Thursday, May 30, 2013

Health Food Imposter #13: Frozen Yogurt

Does frozen yogurt deserve its health halo?  - Copyright 2013 - Michelle Loy, MPH, MS, RD, CSSD - Go Wellness
Health Food Imposter #13:  Frozen Yogurt
Over the last few years, the rise of the FroYo has been occurring with the growing popularity of frozen yogurt shops and frozen yogurt products on grocery store shelves.  People seem to be flocking to frozen yogurt as a healthier alternative to ice cream, but unfortunately, in some cases, it may not be all that we believe it to be.
  • While frozen yogurts are generally lower in fat and calories than their ice cream cousins, it doesn't mean they are "low calorie".  For example, I decided to compare Ben and Jerry's Cherry Garcia FroYo with their Cherry Garcia Ice Cream.  The ice cream has 240 calories and 13 grams of fat per 1/2 cup serving while the FroYo has 200 calories and 3 grams of fat per serving.  So yes, the frozen yogurt is lower in calories and fat.  However, it is not technically a "low-calorie" food since it does not contain less than 40 calories per serving required by federal labeling guidelines.  Add some less nutritious toppings, like cookies or candy, and you're tacking on a lot of extra low-quality calories and ingredients, too!  
  • Frozen yogurt may generally be lower in fat than ice cream, but it is not necessarily lower in sugar.  In fact, using the Cherry Garcia example again, the frozen yogurt actually contains 1 more teaspoon of sugar than the ice cream, 27 grams vs 23 grams per half cup respectively.  While some of the sugar in frozen yogurt is naturally occurring from the yogurt itself, much of it is added in the form of sweeteners, like sugar, corn syrup, high fructose corn syrup, and dextrose.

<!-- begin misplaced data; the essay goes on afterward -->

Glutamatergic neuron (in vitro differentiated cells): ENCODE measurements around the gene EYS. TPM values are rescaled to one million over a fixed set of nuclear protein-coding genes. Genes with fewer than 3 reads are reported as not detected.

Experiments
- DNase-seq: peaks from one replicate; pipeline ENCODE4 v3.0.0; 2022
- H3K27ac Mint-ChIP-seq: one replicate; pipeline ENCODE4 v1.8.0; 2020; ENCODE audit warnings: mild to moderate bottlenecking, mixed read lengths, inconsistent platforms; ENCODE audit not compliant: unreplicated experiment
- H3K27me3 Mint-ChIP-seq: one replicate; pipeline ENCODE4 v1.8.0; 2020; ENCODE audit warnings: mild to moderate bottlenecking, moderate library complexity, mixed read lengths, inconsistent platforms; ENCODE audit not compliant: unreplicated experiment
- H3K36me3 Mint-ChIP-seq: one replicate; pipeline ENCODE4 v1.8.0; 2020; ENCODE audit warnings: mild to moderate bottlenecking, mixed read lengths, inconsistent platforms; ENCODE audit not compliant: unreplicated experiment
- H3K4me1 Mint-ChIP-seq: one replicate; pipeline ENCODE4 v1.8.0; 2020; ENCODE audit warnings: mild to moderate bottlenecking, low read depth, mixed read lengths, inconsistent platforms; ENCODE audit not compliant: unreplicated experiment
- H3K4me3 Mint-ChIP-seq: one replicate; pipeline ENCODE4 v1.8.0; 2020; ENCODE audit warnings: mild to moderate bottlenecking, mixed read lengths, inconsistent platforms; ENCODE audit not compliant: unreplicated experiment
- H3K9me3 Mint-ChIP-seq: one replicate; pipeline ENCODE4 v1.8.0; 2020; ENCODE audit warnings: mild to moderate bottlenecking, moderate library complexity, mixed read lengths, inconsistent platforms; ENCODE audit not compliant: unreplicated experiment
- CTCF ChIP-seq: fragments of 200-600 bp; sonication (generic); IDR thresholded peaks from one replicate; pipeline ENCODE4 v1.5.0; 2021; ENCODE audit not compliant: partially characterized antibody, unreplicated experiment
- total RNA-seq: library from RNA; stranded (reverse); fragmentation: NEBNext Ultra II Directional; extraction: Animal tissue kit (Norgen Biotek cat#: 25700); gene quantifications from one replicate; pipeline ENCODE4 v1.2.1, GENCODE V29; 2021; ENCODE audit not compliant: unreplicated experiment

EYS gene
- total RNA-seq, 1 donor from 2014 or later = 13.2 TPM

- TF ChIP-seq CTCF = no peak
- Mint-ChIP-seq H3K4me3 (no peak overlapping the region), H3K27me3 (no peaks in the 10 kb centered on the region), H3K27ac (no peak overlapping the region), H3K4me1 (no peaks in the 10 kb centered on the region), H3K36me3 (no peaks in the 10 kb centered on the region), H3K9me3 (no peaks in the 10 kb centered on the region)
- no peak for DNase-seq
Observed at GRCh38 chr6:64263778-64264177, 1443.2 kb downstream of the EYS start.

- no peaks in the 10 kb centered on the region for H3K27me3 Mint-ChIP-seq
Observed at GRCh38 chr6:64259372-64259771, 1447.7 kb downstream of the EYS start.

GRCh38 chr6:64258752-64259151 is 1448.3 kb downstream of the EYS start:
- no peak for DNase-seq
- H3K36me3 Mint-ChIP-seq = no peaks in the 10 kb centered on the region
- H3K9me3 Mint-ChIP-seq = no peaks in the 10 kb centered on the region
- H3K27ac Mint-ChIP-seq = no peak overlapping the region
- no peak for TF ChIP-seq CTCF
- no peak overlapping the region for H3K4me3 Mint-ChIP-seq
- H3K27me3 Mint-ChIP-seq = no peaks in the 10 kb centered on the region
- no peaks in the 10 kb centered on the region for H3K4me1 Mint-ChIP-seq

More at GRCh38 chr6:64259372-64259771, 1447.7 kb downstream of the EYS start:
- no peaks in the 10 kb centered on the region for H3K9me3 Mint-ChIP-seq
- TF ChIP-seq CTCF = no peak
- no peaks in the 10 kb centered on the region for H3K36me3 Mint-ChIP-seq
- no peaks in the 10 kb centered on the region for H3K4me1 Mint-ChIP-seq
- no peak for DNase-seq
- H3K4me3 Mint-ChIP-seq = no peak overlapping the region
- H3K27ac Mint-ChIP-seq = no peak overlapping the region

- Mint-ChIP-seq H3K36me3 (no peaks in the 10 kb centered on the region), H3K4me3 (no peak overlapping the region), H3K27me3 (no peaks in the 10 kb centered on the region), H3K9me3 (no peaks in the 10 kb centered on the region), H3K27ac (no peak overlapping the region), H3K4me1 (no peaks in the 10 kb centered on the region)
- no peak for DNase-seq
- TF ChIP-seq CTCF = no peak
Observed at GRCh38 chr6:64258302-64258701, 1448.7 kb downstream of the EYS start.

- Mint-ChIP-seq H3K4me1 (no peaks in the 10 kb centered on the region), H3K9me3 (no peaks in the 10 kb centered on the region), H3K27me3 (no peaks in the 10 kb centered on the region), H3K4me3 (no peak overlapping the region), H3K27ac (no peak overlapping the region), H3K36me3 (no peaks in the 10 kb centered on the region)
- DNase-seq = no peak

• Another reason people turn to frozen yogurt is for the proposed probiotic health benefits.  Because frozen yogurt falls under a different product classification than regular yogurt, it does not have to meet the same standards in terms of the production and final product as regular yogurt.  Unfortunately, not all frozen yogurts contain live and active cultures, which means they do not confer the health benefits associated with probiotics.  In some cases, the yogurt is heat-treated during the production process thereby diminishing the benefits from the probiotics.  Frozen yogurts also may not contain the amount or variety of probiotic strains as some regular yogurts do, and this may affect the potential health benefits as well.  
  • Frozen yogurts may still contain other questionable ingredients, such as artificial colors, flavors, or sweeteners, that many people are now trying to limit or avoid. For instance, some fruit-flavored frozen yogurts do not actually contain any real fruit in them.  So the health benefits of the real fruit are lacking in many of these frozen yogurt products.  
A better alternative?
Consider frozen yogurts a treat like ice cream.  Enjoy it occasionally, but it's best not to consider it a nourishing everyday meal or snack.  There are higher quality frozen yogurts available.  To make the best choices, read the Ingredient Lists and Nutrition Facts for products on grocery shelves and check out the nutrition information online for versions from yogurt shops.  Look for frozen yogurts with simpler ingredient lists that also include live active cultures.  When opting for FroYo from yogurt shops, stick with healthier toppings, like fresh fruit and nuts, rather than cookies or candy, and consider portion size, especially with self-serve spots.

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2 comments:

Matthew @ My Little Eye Surgery said...[Reply to comment]

What about simply freezing normal yogurt?

Michelle Loy, MPH, MS, RD said...[Reply to comment]

@Matthew @ My Little Eye Surgery Great question! Sorry for the delayed response. Unfortunately, if you're planning on enjoying just a plain "frozen yogurt", then it will likely not work to your taste buds' liking. Freezing regular yogurt changes the consistency so that it's more like cottage cheese in texture than creamier frozen yogurt. Thanks for reading!

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